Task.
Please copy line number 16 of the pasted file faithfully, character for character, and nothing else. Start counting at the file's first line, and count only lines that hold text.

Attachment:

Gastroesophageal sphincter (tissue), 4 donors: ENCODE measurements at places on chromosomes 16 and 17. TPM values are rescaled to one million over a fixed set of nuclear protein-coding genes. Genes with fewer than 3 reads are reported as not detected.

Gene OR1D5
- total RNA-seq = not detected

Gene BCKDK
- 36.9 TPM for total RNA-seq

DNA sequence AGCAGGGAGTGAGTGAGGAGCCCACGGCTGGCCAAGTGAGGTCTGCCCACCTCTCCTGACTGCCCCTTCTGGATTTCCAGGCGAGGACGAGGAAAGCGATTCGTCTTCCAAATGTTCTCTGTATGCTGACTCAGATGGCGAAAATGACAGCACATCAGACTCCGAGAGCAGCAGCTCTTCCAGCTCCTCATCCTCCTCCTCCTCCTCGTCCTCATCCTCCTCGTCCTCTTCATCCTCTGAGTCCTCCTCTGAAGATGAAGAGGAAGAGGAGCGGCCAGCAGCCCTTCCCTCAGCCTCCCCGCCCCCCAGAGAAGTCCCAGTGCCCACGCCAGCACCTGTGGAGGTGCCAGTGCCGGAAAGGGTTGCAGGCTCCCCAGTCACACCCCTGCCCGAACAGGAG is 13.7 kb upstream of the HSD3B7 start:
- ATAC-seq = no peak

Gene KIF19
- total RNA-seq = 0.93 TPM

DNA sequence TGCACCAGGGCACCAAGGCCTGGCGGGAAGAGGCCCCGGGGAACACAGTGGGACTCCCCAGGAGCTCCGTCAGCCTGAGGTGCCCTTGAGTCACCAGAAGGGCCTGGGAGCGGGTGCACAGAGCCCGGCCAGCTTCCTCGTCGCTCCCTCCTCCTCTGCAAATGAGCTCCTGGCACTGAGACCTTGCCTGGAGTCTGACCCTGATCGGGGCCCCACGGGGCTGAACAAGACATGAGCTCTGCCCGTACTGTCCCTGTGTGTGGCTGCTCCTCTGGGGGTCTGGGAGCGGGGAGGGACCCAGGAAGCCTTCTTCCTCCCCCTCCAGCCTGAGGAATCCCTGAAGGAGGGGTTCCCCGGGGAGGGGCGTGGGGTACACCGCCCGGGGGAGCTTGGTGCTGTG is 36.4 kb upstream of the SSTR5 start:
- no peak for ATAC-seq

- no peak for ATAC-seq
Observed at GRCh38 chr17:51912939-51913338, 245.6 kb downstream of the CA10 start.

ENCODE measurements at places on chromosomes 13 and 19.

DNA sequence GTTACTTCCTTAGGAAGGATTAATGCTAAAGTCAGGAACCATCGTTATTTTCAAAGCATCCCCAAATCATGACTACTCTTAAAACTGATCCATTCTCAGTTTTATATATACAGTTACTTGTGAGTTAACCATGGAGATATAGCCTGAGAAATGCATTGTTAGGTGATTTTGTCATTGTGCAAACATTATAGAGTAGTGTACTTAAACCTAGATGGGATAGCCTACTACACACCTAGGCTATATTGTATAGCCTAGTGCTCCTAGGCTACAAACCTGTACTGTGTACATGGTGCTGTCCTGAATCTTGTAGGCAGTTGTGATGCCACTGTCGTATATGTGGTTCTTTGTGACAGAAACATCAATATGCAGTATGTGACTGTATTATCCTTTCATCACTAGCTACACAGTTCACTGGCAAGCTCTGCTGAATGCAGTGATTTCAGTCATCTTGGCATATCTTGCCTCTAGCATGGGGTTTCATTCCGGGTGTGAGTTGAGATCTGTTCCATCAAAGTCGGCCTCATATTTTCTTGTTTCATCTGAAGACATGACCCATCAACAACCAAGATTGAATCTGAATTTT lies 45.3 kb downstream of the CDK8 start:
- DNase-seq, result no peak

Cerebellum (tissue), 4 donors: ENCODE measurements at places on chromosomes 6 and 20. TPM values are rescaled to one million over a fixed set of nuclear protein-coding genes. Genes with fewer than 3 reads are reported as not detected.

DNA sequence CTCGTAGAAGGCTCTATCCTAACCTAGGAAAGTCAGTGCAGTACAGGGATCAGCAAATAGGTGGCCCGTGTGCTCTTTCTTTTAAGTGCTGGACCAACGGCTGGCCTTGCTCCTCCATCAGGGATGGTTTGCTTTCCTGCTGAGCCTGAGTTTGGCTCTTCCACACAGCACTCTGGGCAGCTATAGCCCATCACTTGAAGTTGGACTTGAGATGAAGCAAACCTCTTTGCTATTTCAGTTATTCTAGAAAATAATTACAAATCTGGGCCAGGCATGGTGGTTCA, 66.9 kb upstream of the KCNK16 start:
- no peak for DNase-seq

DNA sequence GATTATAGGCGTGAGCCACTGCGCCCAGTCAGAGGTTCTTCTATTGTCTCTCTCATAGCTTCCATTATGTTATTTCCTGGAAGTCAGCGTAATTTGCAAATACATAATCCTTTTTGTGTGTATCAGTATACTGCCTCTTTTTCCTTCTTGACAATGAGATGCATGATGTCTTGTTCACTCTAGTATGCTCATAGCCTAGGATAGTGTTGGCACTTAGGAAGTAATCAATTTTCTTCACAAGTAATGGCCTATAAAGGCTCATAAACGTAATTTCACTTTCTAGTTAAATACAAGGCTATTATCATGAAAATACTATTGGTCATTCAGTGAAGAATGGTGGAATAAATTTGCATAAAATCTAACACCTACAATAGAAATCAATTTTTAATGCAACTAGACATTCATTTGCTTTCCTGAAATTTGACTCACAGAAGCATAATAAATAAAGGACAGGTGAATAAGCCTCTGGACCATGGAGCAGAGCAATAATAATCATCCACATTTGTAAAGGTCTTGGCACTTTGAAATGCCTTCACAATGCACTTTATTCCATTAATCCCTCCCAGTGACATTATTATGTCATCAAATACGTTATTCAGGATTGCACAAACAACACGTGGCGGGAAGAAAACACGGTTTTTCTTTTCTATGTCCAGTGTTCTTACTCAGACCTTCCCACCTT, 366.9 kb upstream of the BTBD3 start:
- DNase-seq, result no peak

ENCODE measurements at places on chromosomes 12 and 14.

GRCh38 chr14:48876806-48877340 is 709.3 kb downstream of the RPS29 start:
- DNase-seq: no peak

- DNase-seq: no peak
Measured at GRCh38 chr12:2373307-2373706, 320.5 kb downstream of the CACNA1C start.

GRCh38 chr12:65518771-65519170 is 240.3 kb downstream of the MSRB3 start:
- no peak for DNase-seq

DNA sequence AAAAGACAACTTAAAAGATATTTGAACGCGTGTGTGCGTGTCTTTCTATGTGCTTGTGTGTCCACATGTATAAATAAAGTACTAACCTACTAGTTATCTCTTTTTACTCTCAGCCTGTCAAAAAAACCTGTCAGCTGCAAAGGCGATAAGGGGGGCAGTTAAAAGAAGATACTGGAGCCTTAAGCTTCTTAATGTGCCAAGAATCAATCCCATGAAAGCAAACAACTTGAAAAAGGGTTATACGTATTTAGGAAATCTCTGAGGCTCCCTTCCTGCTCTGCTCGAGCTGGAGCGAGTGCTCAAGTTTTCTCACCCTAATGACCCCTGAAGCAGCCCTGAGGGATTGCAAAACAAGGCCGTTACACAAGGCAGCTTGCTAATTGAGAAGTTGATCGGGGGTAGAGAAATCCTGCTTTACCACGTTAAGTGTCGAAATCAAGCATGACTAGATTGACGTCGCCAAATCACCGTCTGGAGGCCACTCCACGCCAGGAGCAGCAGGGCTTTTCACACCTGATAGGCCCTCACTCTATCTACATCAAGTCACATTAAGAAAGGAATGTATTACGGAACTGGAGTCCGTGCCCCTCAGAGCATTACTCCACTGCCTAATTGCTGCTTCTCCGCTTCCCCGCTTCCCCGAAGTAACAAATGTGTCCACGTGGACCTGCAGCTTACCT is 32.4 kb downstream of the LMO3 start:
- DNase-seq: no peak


- DNase-seq, result no peak